True Colors FASHION
Mission ARM Japan x HATRA
Mission ARM Japan x HATRA
A trench coat designed for people with one arm. It comes with a gun flap flared sleeve to create a natural symmetry, changing the perception that the arm is “missing”. Features such as this were included as an outcomes of dialogues, when models shared their experiences and desires for their clothing options. This piece shows how customization can provide greater comfort and confidence, without the need to conform.
Backstage Interviews by Yoichi Ochiai
- Japanese and English subtitles
- Japanese Sign Language translation
About that Missing Arm…
Natsuko Kurasawa, Akari Ishida (Mission ARM Japan) / Keisuke Nagami (HATRA)
Please watch the uncut version here for audio guide and live commentary.
Also the Chairman of non-profit organization, Mission ARM Japan. In 2011, Natsuko lost her right arm due to an amputation while battling osteosarcoma. In June 2014, she launched Mission ARM Japan, an NPO which holds social events for people with upper limb disabilities, shares information, and builds a community that connects related medical professionals, developers, and researchers. Recently, she has launched a project to develop shoulder pads using the latest technology to “recreate” her own shoulder. She’s passionate about strengthening her body and health, and learning about fashion for people with disabilities.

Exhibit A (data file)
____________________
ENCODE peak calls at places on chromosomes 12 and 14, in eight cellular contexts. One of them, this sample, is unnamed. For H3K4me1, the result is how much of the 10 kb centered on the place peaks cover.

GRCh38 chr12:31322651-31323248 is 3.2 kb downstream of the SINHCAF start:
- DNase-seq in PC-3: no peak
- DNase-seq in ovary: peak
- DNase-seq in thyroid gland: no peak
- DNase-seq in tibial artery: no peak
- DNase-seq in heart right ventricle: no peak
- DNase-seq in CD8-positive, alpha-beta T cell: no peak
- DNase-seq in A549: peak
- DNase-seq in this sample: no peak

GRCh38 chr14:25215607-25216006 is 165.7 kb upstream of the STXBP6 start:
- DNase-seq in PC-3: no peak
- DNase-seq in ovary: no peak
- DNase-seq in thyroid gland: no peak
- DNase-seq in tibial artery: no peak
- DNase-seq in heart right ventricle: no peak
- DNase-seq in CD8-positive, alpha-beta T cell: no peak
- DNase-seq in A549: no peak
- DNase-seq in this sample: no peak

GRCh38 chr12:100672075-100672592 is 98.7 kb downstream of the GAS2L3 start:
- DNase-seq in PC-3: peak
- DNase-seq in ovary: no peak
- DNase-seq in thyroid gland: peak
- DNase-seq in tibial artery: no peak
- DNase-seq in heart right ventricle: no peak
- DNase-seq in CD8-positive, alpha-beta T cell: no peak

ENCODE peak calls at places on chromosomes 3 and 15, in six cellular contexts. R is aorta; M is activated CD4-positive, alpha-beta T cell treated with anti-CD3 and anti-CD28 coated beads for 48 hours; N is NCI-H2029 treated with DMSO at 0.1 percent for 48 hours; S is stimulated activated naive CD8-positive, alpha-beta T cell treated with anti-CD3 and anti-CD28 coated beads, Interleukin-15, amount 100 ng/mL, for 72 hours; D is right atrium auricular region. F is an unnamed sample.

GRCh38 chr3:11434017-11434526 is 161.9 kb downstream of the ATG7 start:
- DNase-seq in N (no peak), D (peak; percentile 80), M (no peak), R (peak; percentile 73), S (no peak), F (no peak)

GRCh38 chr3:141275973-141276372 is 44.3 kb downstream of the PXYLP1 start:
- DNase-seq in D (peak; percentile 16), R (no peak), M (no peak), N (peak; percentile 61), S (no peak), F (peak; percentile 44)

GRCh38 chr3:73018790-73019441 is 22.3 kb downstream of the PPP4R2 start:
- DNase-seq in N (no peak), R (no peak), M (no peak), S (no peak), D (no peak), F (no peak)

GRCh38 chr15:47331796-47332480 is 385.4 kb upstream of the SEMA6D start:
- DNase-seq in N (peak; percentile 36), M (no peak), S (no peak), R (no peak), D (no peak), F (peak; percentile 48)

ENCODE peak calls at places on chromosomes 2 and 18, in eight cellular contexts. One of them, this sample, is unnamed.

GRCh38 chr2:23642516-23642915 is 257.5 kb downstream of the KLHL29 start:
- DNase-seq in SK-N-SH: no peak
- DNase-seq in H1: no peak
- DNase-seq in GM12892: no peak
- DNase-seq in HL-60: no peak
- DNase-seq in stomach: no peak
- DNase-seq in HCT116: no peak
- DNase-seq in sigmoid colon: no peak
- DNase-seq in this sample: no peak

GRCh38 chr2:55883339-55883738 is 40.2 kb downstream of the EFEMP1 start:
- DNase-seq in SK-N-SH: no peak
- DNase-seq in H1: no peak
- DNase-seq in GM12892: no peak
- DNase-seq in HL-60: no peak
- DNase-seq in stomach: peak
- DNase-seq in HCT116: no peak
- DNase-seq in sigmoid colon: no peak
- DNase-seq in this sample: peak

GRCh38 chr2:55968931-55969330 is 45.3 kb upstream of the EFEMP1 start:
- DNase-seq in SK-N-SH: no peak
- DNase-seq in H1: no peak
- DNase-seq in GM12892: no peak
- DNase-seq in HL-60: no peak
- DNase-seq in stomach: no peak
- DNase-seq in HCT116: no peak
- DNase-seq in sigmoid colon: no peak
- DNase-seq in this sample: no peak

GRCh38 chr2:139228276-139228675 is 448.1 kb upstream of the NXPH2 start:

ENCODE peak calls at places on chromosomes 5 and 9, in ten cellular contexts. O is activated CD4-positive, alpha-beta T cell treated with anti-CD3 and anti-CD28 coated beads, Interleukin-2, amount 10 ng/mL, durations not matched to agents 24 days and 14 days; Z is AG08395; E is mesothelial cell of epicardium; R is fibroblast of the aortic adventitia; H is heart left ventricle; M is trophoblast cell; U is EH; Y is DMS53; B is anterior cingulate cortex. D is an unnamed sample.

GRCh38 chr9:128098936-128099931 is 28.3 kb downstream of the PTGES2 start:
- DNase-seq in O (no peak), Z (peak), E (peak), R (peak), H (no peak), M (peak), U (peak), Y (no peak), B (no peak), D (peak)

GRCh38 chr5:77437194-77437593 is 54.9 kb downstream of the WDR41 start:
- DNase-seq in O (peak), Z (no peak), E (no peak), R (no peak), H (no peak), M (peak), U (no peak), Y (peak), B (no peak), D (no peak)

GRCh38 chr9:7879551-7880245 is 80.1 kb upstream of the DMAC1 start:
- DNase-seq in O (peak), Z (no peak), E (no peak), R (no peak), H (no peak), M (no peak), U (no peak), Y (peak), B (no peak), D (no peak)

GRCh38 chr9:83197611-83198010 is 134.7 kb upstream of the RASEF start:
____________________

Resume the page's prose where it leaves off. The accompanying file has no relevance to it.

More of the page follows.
Also a member of Non-Profit Organization, Mission ARM Japan. Akari was born in Yokohama City, Kanagawa Prefecture in 1991. In September 2019, she lost her right arm due to an amputation while battling synovial sarcoma.
“Before the surgery, I had an opportunity to participate at Mission ARM Japan event, where I was encouraged by the people with upper limb disabilities. This experience made me want to help people who share the same concerns as I do, which is the reason why I decided to participate in this event.”
Keisuke is the designer of HATRA brand which centers on the concept of “liminal wear.” He creates apparel that take portability, boundary, and spatiality into consideration. His works have been shown at home in Japan at the Museum of Contemporary Art, Tokyo and The National Museum of Modern Art, Kyoto (“Future Beauty: 30 Years of Japanese Fashion”, 2012), as well as abroad in France (“JAPANORAMA”, 2017) and Switzerland (“Making FASHION Sense”, 2020). Currently, he is exploring new forms of expression using digital technology such as 3D cross-simulation.
A Festival that creates a “process” of change
True Colors Festival Executive Producer